Community Solar Programs are Challenged and Sharpened by Competition | SEPA Skip to content

Community Solar Programs are Challenged and Sharpened by Competition

Community solar – also known as shared solar – is gaining traction as a vehicle to  “bring solar to the masses” in significant, visible and diverse ways. It is a model for solar growth that is proving attractive to a variety of organizations, none more so than electric utilities.

Utilities have an obligation to offer reliable electric service to all customers in their service areas. Community solar programs are conceived in the same spirit of customer service.

Community solar offers a solar option to those who may not have the means, interest or space to install their own solar system.

Why is community solar an attractive fit for a growing number of utilities?

  • It contributes to the utility’s reputation as THE leading provider of energy. Utilities want to maintain a strong tie to their customers, especially those early adopters interested in solar. A utility-managed community solar program accelerates the utility learning curve across the internal utility structure.
  • Solar adds to customer satisfaction and engagement. Solar is popular with the public and surveys show that most customers want their utility to add solar to the mix. Customers want meaningful choices in energy, and for a segment of the customer base, local solar fills the bill.
  • Solar is a new source of local economic development. This is especially compelling to electric cooperatives and municipal utilities, which as locally owned utilities, share a strong connection to the community.
  • The opportunity to locate solar where it may have the optimal strategic benefit to the operation of the distribution system. And to quantify those benefits in real-time.

But as solar costs continue to fall, the solar business attracts greater entrepreneurial diversity, and customers become more sophisticated in their expectations, simple good intentions will not guarantee success.

This is one of the key lessons learned in a new member report released by SEPA, Utility Community Solar Handbook, a guide to designing solar programs based on the experience of more than a dozen SEPA member utilities.

The nature of the offer to the customer matters a great deal. This relates closely to the mixed experience of utility green pricing programs of the last decade. Poll after poll of customers showed huge support for the idea of buying renewable energy from the utility, but the actual buyers of green pricing options were substantially lower, on the order of 1-2%.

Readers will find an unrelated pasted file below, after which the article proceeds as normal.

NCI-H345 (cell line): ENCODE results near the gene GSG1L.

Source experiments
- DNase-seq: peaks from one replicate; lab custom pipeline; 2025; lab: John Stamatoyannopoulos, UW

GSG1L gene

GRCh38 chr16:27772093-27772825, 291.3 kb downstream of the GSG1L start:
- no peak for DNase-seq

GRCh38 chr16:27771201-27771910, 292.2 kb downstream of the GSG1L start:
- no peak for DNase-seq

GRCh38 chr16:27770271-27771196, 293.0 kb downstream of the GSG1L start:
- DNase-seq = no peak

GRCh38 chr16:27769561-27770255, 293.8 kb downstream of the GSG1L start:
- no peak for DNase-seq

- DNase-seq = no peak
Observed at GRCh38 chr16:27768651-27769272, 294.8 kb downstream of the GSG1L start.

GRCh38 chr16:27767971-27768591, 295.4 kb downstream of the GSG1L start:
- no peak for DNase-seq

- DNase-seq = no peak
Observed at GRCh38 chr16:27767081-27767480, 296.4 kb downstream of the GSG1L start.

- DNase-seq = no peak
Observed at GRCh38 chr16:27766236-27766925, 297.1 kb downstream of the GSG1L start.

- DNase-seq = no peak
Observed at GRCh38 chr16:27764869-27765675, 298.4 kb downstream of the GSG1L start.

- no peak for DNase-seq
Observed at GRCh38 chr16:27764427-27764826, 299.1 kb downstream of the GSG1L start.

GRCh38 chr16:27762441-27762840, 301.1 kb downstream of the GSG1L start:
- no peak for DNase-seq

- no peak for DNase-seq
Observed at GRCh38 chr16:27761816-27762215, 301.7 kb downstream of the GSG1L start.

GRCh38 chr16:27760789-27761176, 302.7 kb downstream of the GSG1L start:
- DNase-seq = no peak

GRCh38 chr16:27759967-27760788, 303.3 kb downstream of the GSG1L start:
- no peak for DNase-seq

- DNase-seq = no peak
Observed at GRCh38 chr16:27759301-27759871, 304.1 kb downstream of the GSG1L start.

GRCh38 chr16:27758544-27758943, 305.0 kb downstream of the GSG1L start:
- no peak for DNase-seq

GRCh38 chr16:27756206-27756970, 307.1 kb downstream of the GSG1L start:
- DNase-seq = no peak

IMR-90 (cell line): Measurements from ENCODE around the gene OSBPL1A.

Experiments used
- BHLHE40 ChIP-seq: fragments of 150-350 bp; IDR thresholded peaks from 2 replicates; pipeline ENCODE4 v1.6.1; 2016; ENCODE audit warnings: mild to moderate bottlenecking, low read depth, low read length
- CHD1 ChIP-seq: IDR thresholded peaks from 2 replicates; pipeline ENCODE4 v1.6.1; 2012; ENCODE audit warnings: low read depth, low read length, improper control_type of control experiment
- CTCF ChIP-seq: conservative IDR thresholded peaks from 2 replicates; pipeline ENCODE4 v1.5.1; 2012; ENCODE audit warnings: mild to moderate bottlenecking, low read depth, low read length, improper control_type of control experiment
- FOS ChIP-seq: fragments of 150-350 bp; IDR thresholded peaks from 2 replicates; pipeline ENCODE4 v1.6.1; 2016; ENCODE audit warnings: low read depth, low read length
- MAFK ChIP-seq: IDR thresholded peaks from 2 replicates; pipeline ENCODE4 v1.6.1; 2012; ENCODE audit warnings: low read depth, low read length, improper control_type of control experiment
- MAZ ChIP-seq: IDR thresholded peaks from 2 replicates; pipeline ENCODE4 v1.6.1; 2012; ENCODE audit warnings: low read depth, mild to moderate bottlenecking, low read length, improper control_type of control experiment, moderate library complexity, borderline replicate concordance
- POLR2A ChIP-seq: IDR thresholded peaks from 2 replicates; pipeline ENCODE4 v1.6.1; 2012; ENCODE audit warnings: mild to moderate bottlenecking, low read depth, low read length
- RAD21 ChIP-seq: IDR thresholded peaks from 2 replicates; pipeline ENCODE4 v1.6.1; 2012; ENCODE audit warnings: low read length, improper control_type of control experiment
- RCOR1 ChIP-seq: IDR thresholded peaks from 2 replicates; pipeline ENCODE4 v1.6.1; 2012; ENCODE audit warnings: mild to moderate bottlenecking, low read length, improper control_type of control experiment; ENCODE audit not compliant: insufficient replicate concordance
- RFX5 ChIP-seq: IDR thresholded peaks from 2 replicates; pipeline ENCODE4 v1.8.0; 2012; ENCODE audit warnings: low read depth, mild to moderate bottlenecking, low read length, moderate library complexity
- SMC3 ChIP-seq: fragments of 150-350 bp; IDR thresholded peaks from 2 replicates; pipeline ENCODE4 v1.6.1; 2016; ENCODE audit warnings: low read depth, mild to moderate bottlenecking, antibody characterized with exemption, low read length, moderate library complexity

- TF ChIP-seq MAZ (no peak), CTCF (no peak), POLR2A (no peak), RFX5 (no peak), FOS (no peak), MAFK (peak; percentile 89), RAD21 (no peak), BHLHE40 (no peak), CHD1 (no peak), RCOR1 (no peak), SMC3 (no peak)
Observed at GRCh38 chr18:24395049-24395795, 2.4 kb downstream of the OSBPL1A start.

Did this mean that people didn’t really want renewable energy? Or did the product not meet customers’ value expectations as simply a charitable donation? Was the product – blocks of kilowatt-hours from a distant wind farm – too abstract?

Perhaps customers were not convinced that their contribution “caused” more renewable energy to be installed.

Four takeaways for utilities designing or updating their community solar programs

  1. Simplify the Value Proposition: Utilize local, visible generation resources, combined with an easy-to-understand product offer that can provide economic value to customers. Customers will readily perceive offers that expand the use of solar in meaningful ways from offers that are “green-washing”.
  2. Understand the Market: Solar leasing firms are turning the solar value proposition on its head. Solar had been viewed as an expensive purchase motivated by environmental concern or early adopter interest. It is now being sold as a way to save money on utility bills with “no money down.” In a few markets, utility community solar programs have lost customers and momentum to solar leasing.
  3. Serve the Underserved: Utilities may want to focus on serving the market the private sector won’t. In some areas with low solar activity, that’s the entire customer base, but in more advanced markets already serving homeowners, focus on those with lower credit scores or savings, renters, shaded homes, etc. Specifically design programs for these underrepresented parts of the market.
  4. Learn from Others: The complexity of a viable program surprised some utilities interviewed by SEPA. “There are complicated legal and financial issues,” said one community solar program manager. “This is not just a ‘feel good’ program.” There is no one-size-fits-all model – adapt and improve upon what other utilities have started, or seek outside partnerships that will avoid replicating the wheel to save time and money.

So competition – even if it is indirect – is compelling community solar program designers to better understand the market, sharpen their pencils and improve their offers.

It is important to take a page from the solar leasing companies and explore all of the financial vehicles available to a utility in crafting the most attractive option.